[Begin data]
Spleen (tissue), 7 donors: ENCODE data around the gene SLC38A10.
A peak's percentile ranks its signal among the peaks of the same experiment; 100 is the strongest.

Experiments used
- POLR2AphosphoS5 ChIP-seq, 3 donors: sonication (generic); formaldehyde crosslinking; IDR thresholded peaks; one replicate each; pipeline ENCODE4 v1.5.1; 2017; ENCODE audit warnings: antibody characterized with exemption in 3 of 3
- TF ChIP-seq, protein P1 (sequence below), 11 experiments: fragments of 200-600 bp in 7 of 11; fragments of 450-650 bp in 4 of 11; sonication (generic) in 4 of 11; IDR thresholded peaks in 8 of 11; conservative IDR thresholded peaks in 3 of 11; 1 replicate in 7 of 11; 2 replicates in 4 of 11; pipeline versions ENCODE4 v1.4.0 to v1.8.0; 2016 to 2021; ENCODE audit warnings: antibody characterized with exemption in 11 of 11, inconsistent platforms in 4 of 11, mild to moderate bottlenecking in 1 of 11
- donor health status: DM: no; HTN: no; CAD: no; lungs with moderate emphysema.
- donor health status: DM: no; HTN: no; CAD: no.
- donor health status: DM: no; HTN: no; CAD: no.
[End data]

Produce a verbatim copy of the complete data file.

Spleen (tissue), 7 donors: ENCODE data around the gene SLC38A10.
A peak's percentile ranks its signal among the peaks of the same experiment; 100 is the strongest.

Experiments used
- POLR2AphosphoS5 ChIP-seq, 3 donors: sonication (generic); formaldehyde crosslinking; IDR thresholded peaks; one replicate each; pipeline ENCODE4 v1.5.1; 2017; ENCODE audit warnings: antibody characterized with exemption in 3 of 3
- TF ChIP-seq, protein P1 (sequence below), 11 experiments: fragments of 200-600 bp in 7 of 11; fragments of 450-650 bp in 4 of 11; sonication (generic) in 4 of 11; IDR thresholded peaks in 8 of 11; conservative IDR thresholded peaks in 3 of 11; 1 replicate in 7 of 11; 2 replicates in 4 of 11; pipeline versions ENCODE4 v1.4.0 to v1.8.0; 2016 to 2021; ENCODE audit warnings: antibody characterized with exemption in 11 of 11, inconsistent platforms in 4 of 11, mild to moderate bottlenecking in 1 of 11
- donor health status: DM: no; HTN: no; CAD: no; lungs with moderate emphysema.
- donor health status: DM: no; HTN: no; CAD: no.
- donor health status: DM: no; HTN: no; CAD: no.